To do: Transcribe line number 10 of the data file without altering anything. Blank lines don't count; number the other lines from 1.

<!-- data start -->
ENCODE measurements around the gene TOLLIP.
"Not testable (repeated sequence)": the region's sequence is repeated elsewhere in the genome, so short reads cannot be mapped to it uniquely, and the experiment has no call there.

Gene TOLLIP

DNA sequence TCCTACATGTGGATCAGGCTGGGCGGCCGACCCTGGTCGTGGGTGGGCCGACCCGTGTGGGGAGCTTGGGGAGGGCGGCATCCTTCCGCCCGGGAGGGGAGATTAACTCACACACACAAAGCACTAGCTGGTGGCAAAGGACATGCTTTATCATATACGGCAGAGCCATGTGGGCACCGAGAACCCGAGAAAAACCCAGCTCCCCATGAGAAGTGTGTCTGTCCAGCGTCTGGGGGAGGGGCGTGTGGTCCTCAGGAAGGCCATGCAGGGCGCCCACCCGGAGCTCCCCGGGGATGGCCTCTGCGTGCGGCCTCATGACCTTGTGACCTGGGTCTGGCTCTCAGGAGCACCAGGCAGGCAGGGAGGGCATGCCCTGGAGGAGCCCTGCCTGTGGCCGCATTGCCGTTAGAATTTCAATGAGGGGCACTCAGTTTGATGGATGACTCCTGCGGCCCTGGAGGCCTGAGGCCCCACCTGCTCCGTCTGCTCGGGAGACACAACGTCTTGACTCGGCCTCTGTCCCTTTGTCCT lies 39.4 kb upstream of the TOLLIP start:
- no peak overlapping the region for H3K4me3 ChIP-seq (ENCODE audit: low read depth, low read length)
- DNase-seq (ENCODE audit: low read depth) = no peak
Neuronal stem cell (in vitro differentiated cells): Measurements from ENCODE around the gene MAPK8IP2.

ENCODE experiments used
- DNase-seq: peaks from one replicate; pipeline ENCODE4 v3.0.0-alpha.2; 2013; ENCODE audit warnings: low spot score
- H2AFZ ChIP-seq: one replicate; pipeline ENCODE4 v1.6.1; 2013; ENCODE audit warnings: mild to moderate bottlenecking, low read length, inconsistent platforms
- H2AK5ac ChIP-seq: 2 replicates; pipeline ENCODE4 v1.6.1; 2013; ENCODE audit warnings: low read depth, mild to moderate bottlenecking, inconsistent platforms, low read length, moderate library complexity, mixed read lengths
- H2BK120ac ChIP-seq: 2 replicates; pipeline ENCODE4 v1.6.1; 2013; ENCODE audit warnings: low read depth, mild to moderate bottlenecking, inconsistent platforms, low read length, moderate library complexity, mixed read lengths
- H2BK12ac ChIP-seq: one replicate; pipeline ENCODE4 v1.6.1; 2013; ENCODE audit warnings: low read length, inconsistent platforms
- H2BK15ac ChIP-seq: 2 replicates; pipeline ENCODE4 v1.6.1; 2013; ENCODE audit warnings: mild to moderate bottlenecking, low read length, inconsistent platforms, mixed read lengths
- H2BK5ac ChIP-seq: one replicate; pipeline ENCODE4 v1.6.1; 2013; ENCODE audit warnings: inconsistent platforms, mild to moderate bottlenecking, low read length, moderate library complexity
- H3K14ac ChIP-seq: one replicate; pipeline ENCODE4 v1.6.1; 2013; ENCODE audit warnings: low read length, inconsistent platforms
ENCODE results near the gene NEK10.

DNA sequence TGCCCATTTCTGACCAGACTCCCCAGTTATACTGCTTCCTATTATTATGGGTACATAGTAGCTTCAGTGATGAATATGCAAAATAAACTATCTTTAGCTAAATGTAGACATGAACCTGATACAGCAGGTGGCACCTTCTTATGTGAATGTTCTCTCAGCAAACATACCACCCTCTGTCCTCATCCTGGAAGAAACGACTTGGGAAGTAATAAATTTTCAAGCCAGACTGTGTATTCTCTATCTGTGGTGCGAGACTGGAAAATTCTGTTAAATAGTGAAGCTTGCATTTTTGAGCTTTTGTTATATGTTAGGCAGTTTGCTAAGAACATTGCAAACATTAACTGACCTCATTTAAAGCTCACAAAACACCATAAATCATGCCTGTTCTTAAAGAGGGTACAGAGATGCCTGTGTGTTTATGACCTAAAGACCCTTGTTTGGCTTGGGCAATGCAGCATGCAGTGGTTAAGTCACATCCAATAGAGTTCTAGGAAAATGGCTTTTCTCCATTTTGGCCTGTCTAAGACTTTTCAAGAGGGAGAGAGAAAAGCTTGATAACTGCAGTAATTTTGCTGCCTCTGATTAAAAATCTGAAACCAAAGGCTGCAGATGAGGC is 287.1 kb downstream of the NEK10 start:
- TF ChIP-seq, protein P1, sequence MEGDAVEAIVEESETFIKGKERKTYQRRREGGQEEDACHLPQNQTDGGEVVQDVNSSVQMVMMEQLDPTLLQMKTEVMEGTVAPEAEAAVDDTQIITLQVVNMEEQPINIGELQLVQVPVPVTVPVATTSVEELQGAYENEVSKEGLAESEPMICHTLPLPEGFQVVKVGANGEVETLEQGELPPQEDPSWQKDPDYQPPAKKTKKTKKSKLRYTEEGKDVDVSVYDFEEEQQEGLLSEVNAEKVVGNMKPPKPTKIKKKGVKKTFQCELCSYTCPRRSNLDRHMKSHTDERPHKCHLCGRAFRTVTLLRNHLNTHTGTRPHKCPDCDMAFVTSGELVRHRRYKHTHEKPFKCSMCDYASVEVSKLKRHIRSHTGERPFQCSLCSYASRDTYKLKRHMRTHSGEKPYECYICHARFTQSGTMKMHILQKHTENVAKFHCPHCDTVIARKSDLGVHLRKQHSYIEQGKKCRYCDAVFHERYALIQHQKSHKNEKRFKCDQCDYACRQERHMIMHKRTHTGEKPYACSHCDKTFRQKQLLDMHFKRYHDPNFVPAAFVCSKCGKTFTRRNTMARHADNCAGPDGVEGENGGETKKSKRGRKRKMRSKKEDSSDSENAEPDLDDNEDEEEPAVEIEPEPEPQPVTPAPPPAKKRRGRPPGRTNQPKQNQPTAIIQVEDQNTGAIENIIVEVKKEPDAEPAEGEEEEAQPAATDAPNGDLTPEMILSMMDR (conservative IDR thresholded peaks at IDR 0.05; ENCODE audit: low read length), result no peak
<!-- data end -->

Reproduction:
- H2AFZ ChIP-seq: one replicate; pipeline ENCODE4 v1.6.1; 2013; ENCODE audit warnings: mild to moderate bottlenecking, low read length, inconsistent platforms